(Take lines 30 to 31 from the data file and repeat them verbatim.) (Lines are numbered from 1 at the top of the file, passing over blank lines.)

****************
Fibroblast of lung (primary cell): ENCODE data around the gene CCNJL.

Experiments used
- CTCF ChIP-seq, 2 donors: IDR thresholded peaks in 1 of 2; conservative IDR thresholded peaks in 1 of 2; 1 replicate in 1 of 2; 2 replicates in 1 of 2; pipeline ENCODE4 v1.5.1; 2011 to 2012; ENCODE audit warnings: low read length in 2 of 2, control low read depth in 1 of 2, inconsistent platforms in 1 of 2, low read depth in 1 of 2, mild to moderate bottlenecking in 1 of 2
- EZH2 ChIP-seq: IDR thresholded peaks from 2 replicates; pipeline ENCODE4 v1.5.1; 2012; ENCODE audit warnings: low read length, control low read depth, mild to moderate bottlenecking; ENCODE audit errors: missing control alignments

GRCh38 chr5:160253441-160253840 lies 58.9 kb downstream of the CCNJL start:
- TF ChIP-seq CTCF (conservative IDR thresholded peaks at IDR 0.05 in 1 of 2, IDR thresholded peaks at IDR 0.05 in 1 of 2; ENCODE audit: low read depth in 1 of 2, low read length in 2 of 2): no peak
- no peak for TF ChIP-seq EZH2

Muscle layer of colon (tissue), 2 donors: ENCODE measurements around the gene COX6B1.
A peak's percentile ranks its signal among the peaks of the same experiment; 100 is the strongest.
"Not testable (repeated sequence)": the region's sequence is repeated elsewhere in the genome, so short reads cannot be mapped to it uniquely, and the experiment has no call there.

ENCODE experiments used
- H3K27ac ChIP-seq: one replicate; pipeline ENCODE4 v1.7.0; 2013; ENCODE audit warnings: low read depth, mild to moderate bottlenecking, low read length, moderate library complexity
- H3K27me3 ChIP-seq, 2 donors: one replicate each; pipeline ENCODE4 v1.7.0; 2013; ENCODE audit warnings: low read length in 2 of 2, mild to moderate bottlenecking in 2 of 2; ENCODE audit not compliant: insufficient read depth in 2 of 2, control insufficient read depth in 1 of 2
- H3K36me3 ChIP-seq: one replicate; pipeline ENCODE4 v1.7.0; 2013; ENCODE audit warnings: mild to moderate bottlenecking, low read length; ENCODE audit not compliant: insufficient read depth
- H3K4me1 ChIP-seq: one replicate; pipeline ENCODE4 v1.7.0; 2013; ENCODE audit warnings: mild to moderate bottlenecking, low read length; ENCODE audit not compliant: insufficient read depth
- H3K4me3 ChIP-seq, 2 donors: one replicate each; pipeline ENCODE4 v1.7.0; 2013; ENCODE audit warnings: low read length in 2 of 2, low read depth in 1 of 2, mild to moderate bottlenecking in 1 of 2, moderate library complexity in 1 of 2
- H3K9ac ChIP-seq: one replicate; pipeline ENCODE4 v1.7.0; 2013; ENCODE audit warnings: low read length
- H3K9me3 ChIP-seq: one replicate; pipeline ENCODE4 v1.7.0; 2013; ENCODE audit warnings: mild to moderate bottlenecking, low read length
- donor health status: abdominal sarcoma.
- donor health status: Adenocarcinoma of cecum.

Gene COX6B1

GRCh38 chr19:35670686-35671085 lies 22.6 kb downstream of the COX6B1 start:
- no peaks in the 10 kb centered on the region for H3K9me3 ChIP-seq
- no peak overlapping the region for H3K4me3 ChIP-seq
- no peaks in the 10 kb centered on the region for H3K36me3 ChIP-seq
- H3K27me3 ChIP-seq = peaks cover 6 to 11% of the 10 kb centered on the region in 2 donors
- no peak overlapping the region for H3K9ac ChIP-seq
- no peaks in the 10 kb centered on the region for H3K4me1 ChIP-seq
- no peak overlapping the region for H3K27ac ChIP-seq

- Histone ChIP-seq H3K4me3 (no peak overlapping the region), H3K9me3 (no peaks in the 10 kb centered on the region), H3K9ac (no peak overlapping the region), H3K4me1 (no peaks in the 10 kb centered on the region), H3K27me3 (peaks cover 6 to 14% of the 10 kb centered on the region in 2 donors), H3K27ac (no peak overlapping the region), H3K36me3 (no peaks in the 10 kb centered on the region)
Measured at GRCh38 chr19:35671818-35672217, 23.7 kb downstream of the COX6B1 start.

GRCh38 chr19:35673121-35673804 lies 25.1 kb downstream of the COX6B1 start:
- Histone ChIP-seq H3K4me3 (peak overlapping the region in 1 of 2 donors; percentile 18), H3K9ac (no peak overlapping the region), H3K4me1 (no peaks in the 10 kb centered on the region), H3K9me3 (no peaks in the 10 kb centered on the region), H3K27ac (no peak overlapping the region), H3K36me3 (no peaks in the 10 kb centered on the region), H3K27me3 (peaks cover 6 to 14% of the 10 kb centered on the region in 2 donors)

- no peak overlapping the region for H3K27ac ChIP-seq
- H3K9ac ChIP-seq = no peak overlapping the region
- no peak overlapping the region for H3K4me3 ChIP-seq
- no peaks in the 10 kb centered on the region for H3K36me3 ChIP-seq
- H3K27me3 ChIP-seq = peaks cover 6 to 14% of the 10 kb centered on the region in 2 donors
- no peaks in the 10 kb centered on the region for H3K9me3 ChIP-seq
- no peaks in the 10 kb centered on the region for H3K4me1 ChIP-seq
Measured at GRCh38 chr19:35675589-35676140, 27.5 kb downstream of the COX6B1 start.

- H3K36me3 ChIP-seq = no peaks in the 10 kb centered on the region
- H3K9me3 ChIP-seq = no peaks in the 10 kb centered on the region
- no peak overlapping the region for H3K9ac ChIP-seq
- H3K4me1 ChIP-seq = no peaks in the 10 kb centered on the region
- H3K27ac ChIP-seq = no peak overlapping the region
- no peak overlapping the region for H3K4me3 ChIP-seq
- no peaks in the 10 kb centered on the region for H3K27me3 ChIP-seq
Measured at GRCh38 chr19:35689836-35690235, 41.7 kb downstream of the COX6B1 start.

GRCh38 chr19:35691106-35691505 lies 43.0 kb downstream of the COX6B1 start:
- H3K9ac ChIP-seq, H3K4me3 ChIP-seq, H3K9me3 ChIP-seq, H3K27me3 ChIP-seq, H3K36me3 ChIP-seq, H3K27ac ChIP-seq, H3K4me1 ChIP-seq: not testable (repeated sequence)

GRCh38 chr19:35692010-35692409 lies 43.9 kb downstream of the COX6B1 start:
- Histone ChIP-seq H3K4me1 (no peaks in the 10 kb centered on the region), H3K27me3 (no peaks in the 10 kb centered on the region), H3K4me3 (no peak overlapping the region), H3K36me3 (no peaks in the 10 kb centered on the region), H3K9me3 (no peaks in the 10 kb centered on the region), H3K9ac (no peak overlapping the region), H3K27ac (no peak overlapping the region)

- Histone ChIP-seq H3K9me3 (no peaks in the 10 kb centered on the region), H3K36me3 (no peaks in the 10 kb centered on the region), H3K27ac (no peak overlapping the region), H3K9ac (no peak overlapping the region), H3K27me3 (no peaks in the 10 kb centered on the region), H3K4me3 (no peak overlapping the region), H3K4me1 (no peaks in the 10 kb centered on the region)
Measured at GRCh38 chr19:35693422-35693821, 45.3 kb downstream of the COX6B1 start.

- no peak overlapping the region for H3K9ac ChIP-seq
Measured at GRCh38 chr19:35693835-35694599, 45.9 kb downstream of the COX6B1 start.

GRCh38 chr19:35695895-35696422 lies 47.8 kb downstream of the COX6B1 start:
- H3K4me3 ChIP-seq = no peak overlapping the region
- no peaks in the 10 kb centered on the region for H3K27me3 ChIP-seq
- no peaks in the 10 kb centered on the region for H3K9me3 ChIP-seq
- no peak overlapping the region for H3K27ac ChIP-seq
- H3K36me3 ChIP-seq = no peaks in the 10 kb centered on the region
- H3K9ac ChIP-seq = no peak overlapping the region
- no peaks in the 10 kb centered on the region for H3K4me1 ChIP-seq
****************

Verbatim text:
- Histone ChIP-seq H3K4me3 (no peak overlapping the region), H3K9me3 (no peaks in the 10 kb centered on the region), H3K9ac (no peak overlapping the region), H3K4me1 (no peaks in the 10 kb centered on the region), H3K27me3 (peaks cover 6 to 14% of the 10 kb centered on the region in 2 donors), H3K27ac (no peak overlapping the region), H3K36me3 (no peaks in the 10 kb centered on the region)
Measured at GRCh38 chr19:35671818-35672217, 23.7 kb downstream of the COX6B1 start.